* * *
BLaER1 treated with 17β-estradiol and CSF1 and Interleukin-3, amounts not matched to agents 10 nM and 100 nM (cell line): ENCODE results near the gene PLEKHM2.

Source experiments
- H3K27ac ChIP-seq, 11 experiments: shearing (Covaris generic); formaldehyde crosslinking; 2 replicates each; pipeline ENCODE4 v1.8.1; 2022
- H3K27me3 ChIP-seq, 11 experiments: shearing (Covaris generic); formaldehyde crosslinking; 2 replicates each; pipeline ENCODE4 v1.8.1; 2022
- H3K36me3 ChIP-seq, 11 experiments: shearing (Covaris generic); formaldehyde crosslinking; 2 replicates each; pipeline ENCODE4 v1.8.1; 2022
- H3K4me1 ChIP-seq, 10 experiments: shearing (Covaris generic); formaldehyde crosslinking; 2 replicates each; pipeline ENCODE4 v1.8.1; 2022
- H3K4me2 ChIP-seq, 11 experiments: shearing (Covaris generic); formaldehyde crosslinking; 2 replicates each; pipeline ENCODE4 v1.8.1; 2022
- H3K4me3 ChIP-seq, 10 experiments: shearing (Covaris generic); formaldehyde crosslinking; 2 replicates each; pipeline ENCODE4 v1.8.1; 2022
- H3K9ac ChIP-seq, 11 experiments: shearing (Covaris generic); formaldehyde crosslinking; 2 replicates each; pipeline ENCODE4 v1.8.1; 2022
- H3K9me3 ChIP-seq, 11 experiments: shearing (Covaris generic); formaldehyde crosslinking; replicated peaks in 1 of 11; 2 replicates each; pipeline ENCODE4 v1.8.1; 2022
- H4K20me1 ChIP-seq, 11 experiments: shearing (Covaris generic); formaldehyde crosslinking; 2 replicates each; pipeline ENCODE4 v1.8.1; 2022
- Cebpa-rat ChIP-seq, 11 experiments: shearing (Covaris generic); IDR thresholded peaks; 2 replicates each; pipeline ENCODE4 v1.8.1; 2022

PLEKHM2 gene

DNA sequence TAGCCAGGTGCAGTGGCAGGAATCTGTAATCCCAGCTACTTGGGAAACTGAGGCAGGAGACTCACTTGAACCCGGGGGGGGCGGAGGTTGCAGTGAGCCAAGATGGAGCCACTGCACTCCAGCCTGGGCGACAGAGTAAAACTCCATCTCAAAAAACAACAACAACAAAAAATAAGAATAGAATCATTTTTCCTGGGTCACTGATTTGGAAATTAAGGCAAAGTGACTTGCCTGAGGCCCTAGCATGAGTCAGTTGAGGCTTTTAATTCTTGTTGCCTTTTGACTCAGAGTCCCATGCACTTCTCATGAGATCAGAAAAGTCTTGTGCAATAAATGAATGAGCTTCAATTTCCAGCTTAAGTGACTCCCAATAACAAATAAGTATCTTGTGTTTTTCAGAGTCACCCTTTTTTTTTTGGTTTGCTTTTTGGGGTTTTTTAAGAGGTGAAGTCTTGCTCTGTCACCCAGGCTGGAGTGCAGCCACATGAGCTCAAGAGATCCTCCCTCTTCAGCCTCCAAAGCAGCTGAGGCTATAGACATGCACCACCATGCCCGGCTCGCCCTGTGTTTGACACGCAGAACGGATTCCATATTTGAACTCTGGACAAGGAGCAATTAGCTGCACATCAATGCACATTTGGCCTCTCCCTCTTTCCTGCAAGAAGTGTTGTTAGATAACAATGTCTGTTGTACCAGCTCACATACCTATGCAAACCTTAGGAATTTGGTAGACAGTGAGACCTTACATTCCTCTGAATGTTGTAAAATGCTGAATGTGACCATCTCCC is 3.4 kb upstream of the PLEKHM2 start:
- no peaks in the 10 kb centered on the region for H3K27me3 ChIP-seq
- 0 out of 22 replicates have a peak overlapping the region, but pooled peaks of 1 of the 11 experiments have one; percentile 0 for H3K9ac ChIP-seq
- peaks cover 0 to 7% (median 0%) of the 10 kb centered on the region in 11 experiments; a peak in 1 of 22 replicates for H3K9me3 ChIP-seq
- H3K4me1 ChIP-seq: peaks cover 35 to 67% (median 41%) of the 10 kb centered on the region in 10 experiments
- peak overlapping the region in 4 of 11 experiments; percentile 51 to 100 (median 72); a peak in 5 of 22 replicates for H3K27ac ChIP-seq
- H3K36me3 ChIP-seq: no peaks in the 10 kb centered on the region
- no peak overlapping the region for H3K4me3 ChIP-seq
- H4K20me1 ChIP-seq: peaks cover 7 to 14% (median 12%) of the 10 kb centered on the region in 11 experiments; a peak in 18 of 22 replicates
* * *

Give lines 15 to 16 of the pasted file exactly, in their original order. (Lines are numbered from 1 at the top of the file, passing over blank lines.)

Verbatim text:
- no peaks in the 10 kb centered on the region for H3K27me3 ChIP-seq
- 0 out of 22 replicates have a peak overlapping the region, but pooled peaks of 1 of the 11 experiments have one; percentile 0 for H3K9ac ChIP-seq